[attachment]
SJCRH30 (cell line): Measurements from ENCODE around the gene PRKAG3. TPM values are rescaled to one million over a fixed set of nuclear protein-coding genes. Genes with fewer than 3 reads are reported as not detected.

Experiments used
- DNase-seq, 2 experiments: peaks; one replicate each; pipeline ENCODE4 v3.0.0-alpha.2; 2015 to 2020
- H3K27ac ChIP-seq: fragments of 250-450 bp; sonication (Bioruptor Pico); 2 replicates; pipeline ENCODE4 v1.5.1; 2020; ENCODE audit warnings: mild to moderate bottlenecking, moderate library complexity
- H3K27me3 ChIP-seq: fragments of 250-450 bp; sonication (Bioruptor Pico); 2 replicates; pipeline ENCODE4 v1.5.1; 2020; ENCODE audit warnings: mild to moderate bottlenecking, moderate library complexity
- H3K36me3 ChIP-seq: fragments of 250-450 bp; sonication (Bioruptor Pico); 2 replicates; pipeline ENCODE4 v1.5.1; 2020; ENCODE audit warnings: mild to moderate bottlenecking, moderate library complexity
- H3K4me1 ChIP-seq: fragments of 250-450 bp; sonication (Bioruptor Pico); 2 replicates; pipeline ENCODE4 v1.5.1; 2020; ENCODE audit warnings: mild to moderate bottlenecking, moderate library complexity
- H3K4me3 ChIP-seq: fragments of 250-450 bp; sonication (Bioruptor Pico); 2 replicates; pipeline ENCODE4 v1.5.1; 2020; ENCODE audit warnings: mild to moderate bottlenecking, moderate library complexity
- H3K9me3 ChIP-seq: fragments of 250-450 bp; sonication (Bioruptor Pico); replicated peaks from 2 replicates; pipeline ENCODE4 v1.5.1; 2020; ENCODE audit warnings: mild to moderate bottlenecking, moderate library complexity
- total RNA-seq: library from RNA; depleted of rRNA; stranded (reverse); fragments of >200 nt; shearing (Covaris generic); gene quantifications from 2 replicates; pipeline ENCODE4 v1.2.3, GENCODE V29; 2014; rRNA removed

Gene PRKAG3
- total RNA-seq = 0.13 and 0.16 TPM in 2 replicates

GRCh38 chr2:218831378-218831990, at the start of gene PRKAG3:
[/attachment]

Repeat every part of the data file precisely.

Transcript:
SJCRH30 (cell line): Measurements from ENCODE around the gene PRKAG3. TPM values are rescaled to one million over a fixed set of nuclear protein-coding genes. Genes with fewer than 3 reads are reported as not detected.

Experiments used
- DNase-seq, 2 experiments: peaks; one replicate each; pipeline ENCODE4 v3.0.0-alpha.2; 2015 to 2020
- H3K27ac ChIP-seq: fragments of 250-450 bp; sonication (Bioruptor Pico); 2 replicates; pipeline ENCODE4 v1.5.1; 2020; ENCODE audit warnings: mild to moderate bottlenecking, moderate library complexity
- H3K27me3 ChIP-seq: fragments of 250-450 bp; sonication (Bioruptor Pico); 2 replicates; pipeline ENCODE4 v1.5.1; 2020; ENCODE audit warnings: mild to moderate bottlenecking, moderate library complexity
- H3K36me3 ChIP-seq: fragments of 250-450 bp; sonication (Bioruptor Pico); 2 replicates; pipeline ENCODE4 v1.5.1; 2020; ENCODE audit warnings: mild to moderate bottlenecking, moderate library complexity
- H3K4me1 ChIP-seq: fragments of 250-450 bp; sonication (Bioruptor Pico); 2 replicates; pipeline ENCODE4 v1.5.1; 2020; ENCODE audit warnings: mild to moderate bottlenecking, moderate library complexity
- H3K4me3 ChIP-seq: fragments of 250-450 bp; sonication (Bioruptor Pico); 2 replicates; pipeline ENCODE4 v1.5.1; 2020; ENCODE audit warnings: mild to moderate bottlenecking, moderate library complexity
- H3K9me3 ChIP-seq: fragments of 250-450 bp; sonication (Bioruptor Pico); replicated peaks from 2 replicates; pipeline ENCODE4 v1.5.1; 2020; ENCODE audit warnings: mild to moderate bottlenecking, moderate library complexity
- total RNA-seq: library from RNA; depleted of rRNA; stranded (reverse); fragments of >200 nt; shearing (Covaris generic); gene quantifications from 2 replicates; pipeline ENCODE4 v1.2.3, GENCODE V29; 2014; rRNA removed

Gene PRKAG3
- total RNA-seq = 0.13 and 0.16 TPM in 2 replicates

GRCh38 chr2:218831378-218831990, at the start of gene PRKAG3: